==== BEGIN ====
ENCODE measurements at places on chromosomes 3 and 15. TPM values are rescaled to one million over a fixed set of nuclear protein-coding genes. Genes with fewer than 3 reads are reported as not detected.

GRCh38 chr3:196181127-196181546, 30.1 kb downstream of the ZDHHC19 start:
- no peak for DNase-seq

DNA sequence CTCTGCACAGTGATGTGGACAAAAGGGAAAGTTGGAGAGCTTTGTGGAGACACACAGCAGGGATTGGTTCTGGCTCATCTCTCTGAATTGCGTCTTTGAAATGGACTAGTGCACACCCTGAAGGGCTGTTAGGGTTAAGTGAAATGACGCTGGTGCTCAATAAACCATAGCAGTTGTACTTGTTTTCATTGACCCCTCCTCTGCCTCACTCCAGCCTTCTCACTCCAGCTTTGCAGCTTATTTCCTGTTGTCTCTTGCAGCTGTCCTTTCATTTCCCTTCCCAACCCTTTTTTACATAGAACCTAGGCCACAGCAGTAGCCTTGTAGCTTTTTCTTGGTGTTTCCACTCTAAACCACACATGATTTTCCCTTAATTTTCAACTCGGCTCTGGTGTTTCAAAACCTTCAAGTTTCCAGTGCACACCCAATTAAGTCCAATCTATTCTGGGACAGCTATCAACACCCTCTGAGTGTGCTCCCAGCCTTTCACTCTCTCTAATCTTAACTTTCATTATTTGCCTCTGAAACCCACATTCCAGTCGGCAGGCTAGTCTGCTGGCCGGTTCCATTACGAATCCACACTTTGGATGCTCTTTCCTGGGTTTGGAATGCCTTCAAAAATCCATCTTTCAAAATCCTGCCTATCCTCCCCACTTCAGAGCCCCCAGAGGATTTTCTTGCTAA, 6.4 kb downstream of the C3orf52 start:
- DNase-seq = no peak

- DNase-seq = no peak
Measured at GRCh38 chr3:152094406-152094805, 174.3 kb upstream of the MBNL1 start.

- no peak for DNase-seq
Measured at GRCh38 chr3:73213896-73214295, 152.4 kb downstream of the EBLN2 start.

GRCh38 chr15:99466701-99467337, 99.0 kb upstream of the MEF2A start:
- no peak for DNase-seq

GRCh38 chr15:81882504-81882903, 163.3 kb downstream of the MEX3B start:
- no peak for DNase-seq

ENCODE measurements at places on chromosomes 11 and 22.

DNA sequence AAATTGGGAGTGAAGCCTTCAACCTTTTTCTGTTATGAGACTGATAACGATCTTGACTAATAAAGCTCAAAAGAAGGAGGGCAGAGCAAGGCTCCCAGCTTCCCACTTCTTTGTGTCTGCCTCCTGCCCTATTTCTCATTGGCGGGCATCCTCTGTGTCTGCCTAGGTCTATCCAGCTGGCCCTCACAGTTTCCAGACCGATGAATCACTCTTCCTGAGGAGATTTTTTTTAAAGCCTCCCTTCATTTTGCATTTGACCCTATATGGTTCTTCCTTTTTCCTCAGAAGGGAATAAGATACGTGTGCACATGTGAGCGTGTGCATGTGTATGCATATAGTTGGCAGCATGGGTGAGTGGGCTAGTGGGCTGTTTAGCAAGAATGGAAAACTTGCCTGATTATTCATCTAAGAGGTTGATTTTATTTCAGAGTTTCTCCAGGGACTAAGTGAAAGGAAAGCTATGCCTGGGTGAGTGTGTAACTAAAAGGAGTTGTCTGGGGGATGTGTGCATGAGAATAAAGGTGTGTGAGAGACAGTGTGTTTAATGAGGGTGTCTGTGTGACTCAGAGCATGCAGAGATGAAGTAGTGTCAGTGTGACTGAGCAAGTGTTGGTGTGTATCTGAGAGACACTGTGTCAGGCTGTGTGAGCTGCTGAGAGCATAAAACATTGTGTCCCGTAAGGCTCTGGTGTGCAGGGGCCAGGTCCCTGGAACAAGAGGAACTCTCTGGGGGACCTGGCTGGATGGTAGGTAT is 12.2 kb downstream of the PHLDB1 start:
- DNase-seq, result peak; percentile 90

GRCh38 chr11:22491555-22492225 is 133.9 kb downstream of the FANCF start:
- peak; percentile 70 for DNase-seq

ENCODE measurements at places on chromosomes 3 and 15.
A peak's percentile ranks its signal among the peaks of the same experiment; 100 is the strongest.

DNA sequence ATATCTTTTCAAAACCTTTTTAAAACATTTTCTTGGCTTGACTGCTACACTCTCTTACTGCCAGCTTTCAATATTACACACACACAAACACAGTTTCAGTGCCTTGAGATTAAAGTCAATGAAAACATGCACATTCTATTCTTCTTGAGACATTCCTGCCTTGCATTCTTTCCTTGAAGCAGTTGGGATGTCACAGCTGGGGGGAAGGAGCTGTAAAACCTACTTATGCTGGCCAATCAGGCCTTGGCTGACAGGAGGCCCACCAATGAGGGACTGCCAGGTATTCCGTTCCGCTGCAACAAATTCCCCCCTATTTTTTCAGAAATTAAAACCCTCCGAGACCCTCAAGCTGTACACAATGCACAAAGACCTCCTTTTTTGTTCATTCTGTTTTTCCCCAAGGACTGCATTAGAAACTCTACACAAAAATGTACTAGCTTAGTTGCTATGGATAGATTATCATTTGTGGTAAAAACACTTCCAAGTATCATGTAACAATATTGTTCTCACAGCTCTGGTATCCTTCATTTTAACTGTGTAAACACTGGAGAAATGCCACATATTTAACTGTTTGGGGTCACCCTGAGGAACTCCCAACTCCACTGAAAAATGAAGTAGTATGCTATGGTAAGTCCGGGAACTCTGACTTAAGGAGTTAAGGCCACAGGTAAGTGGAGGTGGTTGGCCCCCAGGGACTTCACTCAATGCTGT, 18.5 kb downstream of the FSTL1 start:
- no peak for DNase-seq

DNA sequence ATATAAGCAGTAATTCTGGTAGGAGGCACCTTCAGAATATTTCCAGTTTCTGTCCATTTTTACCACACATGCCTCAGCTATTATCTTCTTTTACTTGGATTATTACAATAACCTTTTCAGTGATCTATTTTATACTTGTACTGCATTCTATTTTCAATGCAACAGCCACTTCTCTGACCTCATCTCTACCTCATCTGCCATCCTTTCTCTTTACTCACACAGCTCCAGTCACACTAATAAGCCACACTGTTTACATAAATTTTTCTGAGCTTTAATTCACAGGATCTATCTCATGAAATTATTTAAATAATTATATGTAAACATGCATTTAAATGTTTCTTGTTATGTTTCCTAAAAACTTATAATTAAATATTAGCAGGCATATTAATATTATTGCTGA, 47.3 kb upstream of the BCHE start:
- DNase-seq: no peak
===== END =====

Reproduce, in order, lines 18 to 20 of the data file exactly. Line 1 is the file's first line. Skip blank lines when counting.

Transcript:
- peak; percentile 70 for DNase-seq

ENCODE measurements at places on chromosomes 3 and 15.
A peak's percentile ranks its signal among the peaks of the same experiment; 100 is the strongest.